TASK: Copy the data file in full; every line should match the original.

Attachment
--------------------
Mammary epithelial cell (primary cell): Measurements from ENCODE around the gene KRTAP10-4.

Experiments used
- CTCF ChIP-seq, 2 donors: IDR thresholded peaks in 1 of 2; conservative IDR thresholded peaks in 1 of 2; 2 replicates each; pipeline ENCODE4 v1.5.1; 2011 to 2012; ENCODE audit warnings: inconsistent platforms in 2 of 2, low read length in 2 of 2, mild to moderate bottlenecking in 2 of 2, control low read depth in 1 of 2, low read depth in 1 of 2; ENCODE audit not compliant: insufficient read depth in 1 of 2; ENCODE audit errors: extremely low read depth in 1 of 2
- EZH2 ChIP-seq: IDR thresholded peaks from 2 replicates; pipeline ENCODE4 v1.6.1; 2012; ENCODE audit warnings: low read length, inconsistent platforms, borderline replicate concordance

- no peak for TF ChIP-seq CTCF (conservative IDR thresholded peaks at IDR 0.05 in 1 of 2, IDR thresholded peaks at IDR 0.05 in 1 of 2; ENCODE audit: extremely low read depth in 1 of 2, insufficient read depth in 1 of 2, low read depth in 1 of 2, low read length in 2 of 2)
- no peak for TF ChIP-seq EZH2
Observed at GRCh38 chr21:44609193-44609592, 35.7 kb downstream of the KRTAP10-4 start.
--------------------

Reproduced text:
Mammary epithelial cell (primary cell): Measurements from ENCODE around the gene KRTAP10-4.

Experiments used
- CTCF ChIP-seq, 2 donors: IDR thresholded peaks in 1 of 2; conservative IDR thresholded peaks in 1 of 2; 2 replicates each; pipeline ENCODE4 v1.5.1; 2011 to 2012; ENCODE audit warnings: inconsistent platforms in 2 of 2, low read length in 2 of 2, mild to moderate bottlenecking in 2 of 2, control low read depth in 1 of 2, low read depth in 1 of 2; ENCODE audit not compliant: insufficient read depth in 1 of 2; ENCODE audit errors: extremely low read depth in 1 of 2
- EZH2 ChIP-seq: IDR thresholded peaks from 2 replicates; pipeline ENCODE4 v1.6.1; 2012; ENCODE audit warnings: low read length, inconsistent platforms, borderline replicate concordance

- no peak for TF ChIP-seq CTCF (conservative IDR thresholded peaks at IDR 0.05 in 1 of 2, IDR thresholded peaks at IDR 0.05 in 1 of 2; ENCODE audit: extremely low read depth in 1 of 2, insufficient read depth in 1 of 2, low read depth in 1 of 2, low read length in 2 of 2)
- no peak for TF ChIP-seq EZH2
Observed at GRCh38 chr21:44609193-44609592, 35.7 kb downstream of the KRTAP10-4 start.